• Vol. 07
  • Chapter 07

Ancient History

My mother feeds me scraps of stories from her first honeymoon like sliced meats. The saltiness of the sea water in her mouth, the flesh of the hotelier’s jowls quivering at the reception.

I ask her about the sandals on her feet, the way the dress was tied at the back of her neck. Double knot? Bow? I want her to describe in detail the jasmine in the air, the light falling on polished tile. The face of the child who took her bags to her room. The moment he turned and she noticed his lashes, the way they grew so thickly that it looked as if he had applied little-boy mascara. The trinket she bought from a street vendor. The bonfire on the beach at night.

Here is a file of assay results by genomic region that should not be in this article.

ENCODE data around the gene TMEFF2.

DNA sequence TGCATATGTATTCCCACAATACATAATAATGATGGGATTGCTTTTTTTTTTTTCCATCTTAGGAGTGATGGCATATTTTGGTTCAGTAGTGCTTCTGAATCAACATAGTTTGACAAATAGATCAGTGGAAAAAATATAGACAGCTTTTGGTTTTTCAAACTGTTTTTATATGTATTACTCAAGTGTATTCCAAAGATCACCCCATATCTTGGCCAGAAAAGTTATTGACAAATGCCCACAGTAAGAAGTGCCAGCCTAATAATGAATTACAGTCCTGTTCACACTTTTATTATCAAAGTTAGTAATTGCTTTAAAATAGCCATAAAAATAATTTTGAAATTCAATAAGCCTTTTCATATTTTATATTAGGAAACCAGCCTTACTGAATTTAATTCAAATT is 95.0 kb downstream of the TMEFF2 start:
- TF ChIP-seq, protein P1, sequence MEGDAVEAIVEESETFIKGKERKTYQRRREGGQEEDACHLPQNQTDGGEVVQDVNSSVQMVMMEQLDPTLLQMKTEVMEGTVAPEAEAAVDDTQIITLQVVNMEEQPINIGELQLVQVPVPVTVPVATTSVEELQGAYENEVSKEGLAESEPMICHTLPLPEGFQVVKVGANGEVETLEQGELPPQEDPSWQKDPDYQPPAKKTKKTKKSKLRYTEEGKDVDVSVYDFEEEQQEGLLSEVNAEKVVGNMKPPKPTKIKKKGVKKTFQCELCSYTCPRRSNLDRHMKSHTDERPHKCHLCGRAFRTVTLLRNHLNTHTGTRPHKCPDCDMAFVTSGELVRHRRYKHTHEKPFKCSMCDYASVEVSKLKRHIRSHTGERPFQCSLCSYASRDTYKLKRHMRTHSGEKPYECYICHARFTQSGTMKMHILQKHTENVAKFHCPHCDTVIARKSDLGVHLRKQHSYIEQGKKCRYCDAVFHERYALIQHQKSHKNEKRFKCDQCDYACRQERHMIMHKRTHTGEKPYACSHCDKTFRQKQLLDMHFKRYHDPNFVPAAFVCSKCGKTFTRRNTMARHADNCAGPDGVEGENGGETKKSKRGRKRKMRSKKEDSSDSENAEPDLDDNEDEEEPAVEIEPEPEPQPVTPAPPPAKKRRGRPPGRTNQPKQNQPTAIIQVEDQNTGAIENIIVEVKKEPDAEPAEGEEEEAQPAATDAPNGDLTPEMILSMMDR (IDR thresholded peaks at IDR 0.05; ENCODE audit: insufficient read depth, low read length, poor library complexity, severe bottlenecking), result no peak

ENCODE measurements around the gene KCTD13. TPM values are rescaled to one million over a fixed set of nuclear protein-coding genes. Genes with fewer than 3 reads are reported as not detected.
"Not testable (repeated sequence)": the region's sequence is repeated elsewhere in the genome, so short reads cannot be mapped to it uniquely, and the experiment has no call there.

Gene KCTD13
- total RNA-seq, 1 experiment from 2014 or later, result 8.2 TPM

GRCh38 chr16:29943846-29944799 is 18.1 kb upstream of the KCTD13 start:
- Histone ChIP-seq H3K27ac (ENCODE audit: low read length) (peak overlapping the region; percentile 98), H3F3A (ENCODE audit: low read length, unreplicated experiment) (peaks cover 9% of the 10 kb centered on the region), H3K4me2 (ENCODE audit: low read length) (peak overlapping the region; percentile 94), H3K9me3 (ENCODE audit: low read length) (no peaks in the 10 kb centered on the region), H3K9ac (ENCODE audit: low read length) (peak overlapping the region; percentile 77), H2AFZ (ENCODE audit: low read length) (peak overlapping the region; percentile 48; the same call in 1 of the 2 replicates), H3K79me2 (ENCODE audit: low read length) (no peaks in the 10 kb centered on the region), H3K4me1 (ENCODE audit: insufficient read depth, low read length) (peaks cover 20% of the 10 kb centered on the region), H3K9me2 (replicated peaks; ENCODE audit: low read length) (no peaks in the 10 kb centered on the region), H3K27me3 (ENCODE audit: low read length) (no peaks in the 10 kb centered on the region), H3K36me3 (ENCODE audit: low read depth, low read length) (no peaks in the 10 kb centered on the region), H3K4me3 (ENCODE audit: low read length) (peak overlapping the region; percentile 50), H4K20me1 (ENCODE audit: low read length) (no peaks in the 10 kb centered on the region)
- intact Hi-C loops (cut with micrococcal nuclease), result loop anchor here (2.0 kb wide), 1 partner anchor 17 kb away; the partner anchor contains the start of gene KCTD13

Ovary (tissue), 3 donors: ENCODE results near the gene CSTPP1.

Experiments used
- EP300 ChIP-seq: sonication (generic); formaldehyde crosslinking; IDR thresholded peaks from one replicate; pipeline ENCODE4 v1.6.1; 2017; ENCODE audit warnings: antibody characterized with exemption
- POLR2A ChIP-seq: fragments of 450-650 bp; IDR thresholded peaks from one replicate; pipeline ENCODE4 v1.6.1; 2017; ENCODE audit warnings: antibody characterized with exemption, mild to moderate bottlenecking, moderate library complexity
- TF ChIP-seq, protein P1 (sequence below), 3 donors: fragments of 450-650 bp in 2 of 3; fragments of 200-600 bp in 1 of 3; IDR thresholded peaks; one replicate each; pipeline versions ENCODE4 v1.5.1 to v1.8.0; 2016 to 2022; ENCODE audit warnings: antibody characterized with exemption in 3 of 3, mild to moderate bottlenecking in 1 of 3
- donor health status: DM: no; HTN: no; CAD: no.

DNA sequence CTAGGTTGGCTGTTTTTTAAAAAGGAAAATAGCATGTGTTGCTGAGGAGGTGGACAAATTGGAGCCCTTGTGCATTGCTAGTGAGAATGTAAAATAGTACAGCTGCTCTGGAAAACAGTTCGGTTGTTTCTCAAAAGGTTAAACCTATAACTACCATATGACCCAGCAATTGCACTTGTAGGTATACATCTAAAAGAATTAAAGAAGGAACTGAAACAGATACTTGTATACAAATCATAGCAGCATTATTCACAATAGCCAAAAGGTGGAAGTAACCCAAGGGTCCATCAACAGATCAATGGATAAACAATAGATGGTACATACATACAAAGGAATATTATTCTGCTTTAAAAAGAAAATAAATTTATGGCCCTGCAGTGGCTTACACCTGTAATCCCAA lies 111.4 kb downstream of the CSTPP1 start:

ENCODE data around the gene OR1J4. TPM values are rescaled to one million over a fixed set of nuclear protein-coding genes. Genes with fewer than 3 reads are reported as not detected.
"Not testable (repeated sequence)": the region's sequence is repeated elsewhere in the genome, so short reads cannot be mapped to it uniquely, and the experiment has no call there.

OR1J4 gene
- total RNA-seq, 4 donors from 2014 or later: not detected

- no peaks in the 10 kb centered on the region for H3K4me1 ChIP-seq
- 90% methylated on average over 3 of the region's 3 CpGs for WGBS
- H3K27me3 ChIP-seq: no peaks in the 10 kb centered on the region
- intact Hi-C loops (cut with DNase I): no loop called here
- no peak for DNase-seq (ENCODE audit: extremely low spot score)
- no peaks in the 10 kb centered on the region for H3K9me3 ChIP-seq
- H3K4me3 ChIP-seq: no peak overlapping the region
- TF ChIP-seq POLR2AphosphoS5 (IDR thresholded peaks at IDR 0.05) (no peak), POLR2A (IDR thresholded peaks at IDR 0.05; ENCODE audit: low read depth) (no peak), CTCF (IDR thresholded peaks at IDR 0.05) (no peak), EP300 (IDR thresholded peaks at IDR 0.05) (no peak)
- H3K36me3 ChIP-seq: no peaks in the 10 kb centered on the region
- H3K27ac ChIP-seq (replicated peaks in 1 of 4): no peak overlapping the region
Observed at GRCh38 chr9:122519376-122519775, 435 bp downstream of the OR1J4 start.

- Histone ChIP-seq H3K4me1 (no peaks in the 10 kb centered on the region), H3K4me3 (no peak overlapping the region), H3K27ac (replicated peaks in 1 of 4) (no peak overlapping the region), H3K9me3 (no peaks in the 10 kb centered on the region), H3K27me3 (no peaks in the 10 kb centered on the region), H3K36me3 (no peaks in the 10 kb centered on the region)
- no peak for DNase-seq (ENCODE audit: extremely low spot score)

Under the smoke, there is a man, I know, with hands wrapped around her ankles. I do not ask about this first husband, but insist, again and again, that she tells me of the time on that trip that she buried someone up to his neck in the sand. Stop there, I hold up my hand every time she gets to the moment when the tide begins to rise. I savor the pause, lick my lips, feel the little tongues of water creep, creep.